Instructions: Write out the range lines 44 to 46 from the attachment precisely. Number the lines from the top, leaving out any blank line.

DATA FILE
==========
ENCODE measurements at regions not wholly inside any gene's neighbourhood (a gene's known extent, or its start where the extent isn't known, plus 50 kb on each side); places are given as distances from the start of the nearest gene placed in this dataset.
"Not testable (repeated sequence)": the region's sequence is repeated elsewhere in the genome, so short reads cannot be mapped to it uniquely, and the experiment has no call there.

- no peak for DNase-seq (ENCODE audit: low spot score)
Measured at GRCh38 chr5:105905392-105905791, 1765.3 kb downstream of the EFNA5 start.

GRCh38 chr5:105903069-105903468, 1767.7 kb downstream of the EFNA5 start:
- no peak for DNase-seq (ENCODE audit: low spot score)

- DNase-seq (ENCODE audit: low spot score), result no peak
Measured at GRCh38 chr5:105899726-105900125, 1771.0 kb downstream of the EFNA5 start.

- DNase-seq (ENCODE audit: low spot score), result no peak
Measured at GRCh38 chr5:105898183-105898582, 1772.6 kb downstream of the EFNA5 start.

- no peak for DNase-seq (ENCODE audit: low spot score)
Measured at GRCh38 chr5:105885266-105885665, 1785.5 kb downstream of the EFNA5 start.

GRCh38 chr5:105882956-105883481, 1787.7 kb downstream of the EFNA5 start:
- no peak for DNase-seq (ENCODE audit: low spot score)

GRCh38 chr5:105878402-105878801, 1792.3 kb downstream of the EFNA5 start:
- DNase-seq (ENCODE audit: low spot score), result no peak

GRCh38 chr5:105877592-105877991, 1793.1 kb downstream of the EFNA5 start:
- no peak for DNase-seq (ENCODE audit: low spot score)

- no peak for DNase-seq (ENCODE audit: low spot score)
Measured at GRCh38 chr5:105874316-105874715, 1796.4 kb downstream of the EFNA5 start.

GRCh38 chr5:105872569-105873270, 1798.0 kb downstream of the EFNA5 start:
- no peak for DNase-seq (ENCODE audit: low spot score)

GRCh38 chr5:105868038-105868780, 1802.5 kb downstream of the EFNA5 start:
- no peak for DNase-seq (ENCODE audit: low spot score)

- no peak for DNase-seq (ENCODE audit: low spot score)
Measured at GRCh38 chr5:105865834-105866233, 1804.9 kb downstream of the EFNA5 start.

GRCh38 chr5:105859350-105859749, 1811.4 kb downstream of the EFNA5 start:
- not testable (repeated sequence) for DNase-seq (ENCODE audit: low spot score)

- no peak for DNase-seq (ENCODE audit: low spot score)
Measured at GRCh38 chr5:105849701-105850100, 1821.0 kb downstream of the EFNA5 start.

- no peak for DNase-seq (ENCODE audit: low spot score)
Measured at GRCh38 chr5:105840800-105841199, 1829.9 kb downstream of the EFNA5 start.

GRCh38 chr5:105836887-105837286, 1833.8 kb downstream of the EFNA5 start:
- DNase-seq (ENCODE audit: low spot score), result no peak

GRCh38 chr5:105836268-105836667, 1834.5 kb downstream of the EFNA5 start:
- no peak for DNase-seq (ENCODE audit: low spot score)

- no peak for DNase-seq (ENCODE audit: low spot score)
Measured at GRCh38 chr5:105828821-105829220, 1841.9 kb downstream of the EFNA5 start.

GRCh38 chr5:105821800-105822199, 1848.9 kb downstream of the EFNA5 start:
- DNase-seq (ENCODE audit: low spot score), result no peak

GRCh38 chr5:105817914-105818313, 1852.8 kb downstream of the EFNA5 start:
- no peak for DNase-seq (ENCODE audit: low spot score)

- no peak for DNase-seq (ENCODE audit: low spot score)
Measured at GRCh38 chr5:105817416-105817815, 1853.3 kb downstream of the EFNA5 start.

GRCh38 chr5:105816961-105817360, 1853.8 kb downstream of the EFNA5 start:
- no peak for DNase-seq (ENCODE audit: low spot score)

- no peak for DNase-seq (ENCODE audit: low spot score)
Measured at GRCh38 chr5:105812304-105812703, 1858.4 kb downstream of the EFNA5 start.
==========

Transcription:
Measured at GRCh38 chr5:105817416-105817815, 1853.3 kb downstream of the EFNA5 start.

GRCh38 chr5:105816961-105817360, 1853.8 kb downstream of the EFNA5 start:
- no peak for DNase-seq (ENCODE audit: low spot score)